Children’s rights and the environment
Report on the rights of children and the environment (2018)
Background and summary of the report (A/HRC/37/58)
In its resolution 28/11, the Human Rights Council recognized the ongoing need to clarify some aspects of the human rights obligations relating to the environment. The Council asked the Special Rapporteur to continue to study those obligations, in consultation with Governments, human rights mechanisms, civil society organizations and others. In this connection, the Special Rapporteur submitted a report on children’s rights and the environment to the 37th session of the Council.
In this report (A/HRC/37/58), the Special Rapporteur, Mr. John H. Knox, examines the human rights obligations specifically related to the rights of children and the environment. In his report, he describes the effects of environmental harm on the rights of children as well as human rights obligations relating to the protection of children and future generations from environmental harm.
He’s also produced a child-friendly version of the report (E F S A C R).
Conclusions of the report
No group is more vulnerable to environmental harm than children. Air pollution, water pollution and exposure to toxic substances, together with other types of environmental harm, cause 1.5 million deaths of children under the age of 5 every year, and contribute to disease, disability and early mortality throughout their life. In addition, climate change and the loss of biodiversity threaten to cause long-term effects that will blight children’s lives for years to come. Making matters worse, children are often not able to exercise their rights, including their rights to information, participation and access to effective remedies.
States must do more to respect, protect and fulfil the rights of children in relation to environmental harm. To that end, the present report includes a number of specific recommendations, which build on the work of other special rapporteurs, the Committee on the Rights of the Child, OHCHR, UNICEF, WHO and the many others who submitted oral and written communications during the preparation of the report.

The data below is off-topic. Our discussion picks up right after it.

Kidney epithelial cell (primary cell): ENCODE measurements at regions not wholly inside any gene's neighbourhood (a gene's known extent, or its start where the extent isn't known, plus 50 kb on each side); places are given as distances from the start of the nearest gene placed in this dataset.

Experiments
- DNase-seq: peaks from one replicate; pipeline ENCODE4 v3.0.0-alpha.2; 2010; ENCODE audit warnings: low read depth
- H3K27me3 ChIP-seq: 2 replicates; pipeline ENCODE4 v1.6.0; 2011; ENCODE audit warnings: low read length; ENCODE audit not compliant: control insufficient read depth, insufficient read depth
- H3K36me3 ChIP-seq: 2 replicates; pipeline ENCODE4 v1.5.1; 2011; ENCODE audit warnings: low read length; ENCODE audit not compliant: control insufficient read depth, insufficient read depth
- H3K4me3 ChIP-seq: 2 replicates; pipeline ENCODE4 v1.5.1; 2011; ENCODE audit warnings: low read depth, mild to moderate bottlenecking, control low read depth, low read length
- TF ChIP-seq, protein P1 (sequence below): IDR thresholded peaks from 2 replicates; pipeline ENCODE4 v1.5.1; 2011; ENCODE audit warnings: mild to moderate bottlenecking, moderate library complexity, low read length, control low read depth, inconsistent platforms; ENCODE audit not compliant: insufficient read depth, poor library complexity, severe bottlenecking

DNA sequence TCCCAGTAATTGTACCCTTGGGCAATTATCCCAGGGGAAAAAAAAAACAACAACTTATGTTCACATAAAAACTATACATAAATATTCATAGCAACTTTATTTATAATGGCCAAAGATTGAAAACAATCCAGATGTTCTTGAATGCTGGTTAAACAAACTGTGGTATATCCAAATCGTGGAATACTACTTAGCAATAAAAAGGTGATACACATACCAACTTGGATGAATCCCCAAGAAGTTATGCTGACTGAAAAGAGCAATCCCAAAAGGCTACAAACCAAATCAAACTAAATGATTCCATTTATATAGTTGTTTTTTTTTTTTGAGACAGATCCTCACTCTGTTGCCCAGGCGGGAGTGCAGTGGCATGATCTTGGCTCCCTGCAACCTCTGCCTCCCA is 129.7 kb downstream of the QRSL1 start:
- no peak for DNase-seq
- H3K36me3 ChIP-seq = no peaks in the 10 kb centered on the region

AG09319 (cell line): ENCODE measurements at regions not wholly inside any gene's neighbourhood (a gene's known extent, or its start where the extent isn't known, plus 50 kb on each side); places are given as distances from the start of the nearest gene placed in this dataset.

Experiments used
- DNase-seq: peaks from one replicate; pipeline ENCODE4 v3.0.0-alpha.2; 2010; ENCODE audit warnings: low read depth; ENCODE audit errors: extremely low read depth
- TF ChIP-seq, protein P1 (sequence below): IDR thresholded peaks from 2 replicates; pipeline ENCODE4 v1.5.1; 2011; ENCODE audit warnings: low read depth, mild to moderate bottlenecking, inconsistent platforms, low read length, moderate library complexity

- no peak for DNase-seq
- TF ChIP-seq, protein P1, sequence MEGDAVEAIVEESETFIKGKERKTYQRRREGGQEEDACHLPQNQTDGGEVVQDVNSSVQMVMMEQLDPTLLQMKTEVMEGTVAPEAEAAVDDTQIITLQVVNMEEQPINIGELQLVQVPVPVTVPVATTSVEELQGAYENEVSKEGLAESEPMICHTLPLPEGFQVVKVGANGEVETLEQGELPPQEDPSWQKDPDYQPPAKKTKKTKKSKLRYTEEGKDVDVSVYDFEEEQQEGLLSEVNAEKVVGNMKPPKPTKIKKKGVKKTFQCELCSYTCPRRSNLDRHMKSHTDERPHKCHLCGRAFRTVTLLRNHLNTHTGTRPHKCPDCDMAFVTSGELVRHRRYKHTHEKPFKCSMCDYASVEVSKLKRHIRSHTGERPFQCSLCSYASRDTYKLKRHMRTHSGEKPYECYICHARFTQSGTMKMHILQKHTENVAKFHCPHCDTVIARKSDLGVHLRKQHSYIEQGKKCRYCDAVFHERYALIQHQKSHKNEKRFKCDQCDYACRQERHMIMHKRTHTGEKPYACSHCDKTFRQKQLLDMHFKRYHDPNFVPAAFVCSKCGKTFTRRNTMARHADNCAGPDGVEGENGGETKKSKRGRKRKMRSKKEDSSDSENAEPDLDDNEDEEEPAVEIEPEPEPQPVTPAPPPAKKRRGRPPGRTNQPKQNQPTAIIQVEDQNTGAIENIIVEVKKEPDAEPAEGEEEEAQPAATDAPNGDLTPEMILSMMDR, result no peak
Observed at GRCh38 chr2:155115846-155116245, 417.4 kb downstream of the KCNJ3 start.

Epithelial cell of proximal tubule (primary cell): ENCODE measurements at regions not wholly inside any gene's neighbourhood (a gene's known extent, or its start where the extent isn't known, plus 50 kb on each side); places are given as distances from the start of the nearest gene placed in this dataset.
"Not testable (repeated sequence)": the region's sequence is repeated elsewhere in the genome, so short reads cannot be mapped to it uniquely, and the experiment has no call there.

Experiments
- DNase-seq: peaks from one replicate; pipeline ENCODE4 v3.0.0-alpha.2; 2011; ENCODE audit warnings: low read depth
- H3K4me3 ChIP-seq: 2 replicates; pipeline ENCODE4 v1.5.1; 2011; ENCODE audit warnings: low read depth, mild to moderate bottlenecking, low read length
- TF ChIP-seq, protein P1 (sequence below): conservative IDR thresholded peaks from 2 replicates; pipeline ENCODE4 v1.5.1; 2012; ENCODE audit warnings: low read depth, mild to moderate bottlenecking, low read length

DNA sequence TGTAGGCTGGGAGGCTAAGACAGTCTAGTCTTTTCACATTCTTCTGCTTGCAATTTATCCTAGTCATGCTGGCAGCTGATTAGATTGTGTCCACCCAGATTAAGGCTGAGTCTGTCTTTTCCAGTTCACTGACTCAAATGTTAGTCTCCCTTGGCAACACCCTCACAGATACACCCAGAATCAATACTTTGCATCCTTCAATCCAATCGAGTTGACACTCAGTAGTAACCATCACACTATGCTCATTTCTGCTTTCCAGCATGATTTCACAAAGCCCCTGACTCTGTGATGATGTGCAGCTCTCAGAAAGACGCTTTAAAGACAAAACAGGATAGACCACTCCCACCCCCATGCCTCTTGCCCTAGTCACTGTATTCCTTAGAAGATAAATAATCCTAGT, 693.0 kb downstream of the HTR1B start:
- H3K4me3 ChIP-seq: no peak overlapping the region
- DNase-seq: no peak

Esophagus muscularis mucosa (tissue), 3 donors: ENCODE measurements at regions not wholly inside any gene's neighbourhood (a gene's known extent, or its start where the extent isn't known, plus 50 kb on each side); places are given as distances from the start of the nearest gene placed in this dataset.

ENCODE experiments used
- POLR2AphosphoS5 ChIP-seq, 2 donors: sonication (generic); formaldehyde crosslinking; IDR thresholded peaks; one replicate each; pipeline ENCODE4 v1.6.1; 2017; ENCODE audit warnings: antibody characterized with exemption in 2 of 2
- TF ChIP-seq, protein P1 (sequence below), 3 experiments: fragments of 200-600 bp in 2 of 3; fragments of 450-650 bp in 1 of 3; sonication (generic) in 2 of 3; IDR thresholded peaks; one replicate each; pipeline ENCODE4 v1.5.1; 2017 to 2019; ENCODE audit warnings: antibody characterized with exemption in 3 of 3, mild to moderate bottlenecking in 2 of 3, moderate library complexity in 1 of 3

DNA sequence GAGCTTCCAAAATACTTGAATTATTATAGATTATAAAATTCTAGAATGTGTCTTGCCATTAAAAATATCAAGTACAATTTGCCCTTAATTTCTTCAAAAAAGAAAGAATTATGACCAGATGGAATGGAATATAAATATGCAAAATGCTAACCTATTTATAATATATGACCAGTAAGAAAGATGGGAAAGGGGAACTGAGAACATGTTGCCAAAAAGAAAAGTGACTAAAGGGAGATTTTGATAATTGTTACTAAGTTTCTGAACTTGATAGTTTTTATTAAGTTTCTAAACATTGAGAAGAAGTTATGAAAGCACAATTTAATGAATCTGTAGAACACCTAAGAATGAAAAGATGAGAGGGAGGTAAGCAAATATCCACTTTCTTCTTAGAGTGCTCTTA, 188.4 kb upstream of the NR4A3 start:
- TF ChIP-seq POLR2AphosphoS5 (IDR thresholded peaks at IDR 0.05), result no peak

With respect to children’s educational and procedural rights, States should, among other things:
(a) Ensure that educational programmes increase children’s understanding of environmental issues and strengthen their capacity to respond to environmental challenges;
(b) Ensure that the effects of proposed measures on children’s rights are assessed before the measures are taken or approved;
(c) Collect information about sources of environmental harm to children and make the information publicly available and accessible;
(d) Facilitate the participation of children in environmental decision-making processes, and protect them from reprisals for their participation or otherwise expressing their views on environmental matters;
(e) Remove barriers that children face to access to justice for environmental harm to the full enjoyment of their human rights.
States also have heightened obligations to take effective substantive measures to protect children from environmental harm, including by ensuring that their best interests are a primary consideration with respect to all decision-making that may cause them environmental harm. In particular, States should adopt and implement environmental standards that are consistent with the best available science and relevant international health and safety standards, never take retrogressive measures, and pursue precautionary measures to protect against environmental harm, especially when there are threats of serious or irreversible damage.
Preparation of the report
In preparation of the report, the Special Rapporteur held an expert meeting and a public consultation from 20 to 22 June 2017.
The Special Rapporteur examined statements and reports by international organizations, human rights mechanisms, scholars and other sources.
In addition, he sent a questionnaire to States and other interested stakeholders (English |
Spanish) which elicited over 40 responses.
Submissions to the questionnaire are available.
Human Rights Council presentation
During the Council session, he made a
statement and his interactive dialogue with states and other stakeholders was